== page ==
During the Discontinuous Transmission (DTX), where C=480 ms, N could be incremented by one every 20 ms or by 24 every 480 ms during the calculation of the above sums.
However, if N is too small, the resulting difference between the actual and the expected arrival time of the cells may even increase due to the random distribution of the CDV.
The output signal of the determining means 20 can be supplied to the VCO 40 via an integrator 30 so as to improve accuracy and stability of correction.
At first, in step 100, a counting variable i is set to 0 and a timer implemented by hardware or software is started when the first ATM cell is received. Subsequently, the timer is stopped when the next ATM cell is received to thereby obtain the value of Δtt as a result of counting (step 101). The obtained value of Δtt is stored (step 102) and the timer is reset and started again when a new cell is received, wherein the value i is incremented (step 103).
In step 104, it is determined whether i has reached the value N, i.e. whether N sample have been stored. If so, the average value Δt t ave is calculated in step 105 by adding the stored values of Δtt and deviding the sum by N. In case i is smaller than N, the flow returns to step 101 in order to repeat steps 101 to 104 until i equals N.
After the average value Δtt ave has been calculated, the correction value for the frequency fr of the receiving clock is calculated in accordance with equation (5). The obtained correction value is used to control the VCO 40 or any other clock generation means.
The determining means 20 may be constituted as shown in
The above described detecting means 20 according to
In case of a hardware implementation, the correction control means 24 may comprise a phase detector which may operate as follows.
If the time difference is positive, i.e. the actual arrival time is shorter than the expected arrival time (Δtt<Δtr), a pulse of a first polarity (e.g. positive pulse) is generated as the control signal, and if the result is negative, i.e. Δtt>Δtr, a pulse of a second polarity (e.g. negative polarity) is generated. These pulses are used to control the VCO 40. Thus, only a comparison between the time intervals Δtt and Δtr is actually required in order to correct the clock frequency of the receiver 2.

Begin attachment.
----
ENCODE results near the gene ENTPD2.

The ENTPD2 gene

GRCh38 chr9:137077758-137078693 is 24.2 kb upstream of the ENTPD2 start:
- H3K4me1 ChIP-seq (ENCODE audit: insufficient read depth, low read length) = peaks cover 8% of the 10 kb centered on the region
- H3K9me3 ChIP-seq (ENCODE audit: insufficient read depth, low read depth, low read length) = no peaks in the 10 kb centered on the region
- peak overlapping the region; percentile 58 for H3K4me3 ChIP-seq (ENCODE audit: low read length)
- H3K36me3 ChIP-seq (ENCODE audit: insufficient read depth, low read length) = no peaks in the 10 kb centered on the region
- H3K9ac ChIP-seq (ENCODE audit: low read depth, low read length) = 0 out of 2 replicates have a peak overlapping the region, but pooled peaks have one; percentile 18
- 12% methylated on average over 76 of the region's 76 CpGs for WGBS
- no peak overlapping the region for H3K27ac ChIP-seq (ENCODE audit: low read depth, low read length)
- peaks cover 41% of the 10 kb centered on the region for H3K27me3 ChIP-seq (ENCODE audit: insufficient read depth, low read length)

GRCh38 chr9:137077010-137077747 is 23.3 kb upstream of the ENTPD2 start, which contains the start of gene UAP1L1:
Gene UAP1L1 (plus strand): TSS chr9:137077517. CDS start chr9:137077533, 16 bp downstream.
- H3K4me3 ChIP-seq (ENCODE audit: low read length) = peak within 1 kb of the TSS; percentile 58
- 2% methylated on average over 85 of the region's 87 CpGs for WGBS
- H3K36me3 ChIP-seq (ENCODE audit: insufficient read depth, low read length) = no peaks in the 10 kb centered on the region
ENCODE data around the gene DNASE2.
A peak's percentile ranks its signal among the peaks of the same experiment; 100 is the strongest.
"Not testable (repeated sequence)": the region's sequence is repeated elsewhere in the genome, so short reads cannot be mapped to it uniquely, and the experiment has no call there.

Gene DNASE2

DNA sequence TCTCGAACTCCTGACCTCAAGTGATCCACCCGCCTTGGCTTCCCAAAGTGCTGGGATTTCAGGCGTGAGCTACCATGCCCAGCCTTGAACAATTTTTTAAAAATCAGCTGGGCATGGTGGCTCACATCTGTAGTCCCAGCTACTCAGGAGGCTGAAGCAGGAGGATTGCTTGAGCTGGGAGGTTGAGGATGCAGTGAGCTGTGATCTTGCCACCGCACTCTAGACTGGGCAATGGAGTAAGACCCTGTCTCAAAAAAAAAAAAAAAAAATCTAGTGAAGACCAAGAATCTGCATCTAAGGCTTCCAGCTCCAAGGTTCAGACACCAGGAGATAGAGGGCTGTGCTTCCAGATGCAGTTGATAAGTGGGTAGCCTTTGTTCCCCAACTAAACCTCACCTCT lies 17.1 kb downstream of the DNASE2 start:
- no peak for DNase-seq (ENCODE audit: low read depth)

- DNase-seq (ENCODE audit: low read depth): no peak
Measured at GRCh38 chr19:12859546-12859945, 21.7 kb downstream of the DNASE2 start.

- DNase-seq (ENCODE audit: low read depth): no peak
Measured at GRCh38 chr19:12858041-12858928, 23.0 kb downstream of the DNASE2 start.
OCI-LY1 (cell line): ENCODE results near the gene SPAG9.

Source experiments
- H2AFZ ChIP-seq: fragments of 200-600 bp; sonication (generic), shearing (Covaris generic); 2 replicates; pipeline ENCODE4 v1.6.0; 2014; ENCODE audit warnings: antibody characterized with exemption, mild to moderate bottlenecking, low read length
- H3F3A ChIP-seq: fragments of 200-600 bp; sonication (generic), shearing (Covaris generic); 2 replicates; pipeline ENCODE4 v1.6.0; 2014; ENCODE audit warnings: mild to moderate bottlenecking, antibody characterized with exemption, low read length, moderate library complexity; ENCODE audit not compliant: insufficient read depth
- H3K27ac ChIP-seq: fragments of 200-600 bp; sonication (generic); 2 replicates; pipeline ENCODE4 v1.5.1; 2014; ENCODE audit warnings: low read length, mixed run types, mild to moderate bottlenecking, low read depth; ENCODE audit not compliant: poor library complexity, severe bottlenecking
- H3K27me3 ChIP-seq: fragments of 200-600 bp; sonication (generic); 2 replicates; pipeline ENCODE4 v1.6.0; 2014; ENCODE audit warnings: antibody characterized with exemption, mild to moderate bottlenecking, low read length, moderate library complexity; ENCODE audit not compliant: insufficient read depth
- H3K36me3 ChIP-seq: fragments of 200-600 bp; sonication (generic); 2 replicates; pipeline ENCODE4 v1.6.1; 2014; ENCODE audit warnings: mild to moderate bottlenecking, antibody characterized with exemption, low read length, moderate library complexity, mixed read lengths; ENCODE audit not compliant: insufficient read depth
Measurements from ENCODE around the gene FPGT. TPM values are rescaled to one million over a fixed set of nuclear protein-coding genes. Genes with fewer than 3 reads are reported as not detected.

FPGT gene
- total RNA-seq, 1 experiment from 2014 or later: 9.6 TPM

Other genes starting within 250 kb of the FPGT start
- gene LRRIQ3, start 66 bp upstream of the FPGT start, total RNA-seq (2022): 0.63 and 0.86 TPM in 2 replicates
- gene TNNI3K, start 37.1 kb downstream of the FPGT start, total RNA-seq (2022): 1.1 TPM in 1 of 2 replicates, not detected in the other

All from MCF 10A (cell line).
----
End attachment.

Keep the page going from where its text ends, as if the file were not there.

In summary, a clock generating method and apparatus for an asynchronous transmission are disclosed, wherein a plurality of actual receiving signal arrival times are detected and averaged, to thereby avoid influences of randomly distributed delay variations upon signal transmission. Clock synchronization between a transmitting clock and a receiving clock is obtained by correcting the receiving clock on the basis of the obtained average of the actual arrival times and an expected arrival time. Thereby, overflow and underflow of a receiver buffer can be prevented.
It should be understood that the above description and accompanying figures are only intended to illustrate the present invention. Thus, the method and apparatus according to the invention may also be used in systems other than the described GSM system. The preferred embodiment of the invention may thus vary within the scope of the attached claims.
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|International Classification||H04L12/70, H04J3/06, H04Q11/04|
|Cooperative Classification||H04L2012/5674, H04J3/0658, H04Q11/0478, H04L2012/5616|
|European Classification||H04J3/06C1P, H04Q11/04S2|
|Sep 25, 2000||AS||Assignment|
Owner name: NOKIA NETWORKS OY, FINLAND
Free format text: ASSIGNMENT OF ASSIGNORS INTEREST;ASSIGNORS:RUUTU, JUSSI;KAARESOJA, TOPI;REEL/FRAME:011139/0863;SIGNING DATES FROM 20000808 TO 20000818
|Sep 22, 2008||FPAY||Fee payment|
Year of fee payment: 4
|Sep 5, 2012||FPAY||Fee payment|
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|Jun 4, 2015||AS||Assignment|
Owner name: NOKIA CORPORATION, FINLAND
Free format text: MERGER;ASSIGNOR:NOKIA NETWORKS OY;REEL/FRAME:035789/0917
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|Jun 5, 2015||AS||Assignment|
Owner name: NOKIA TECHNOLOGIES OY, FINLAND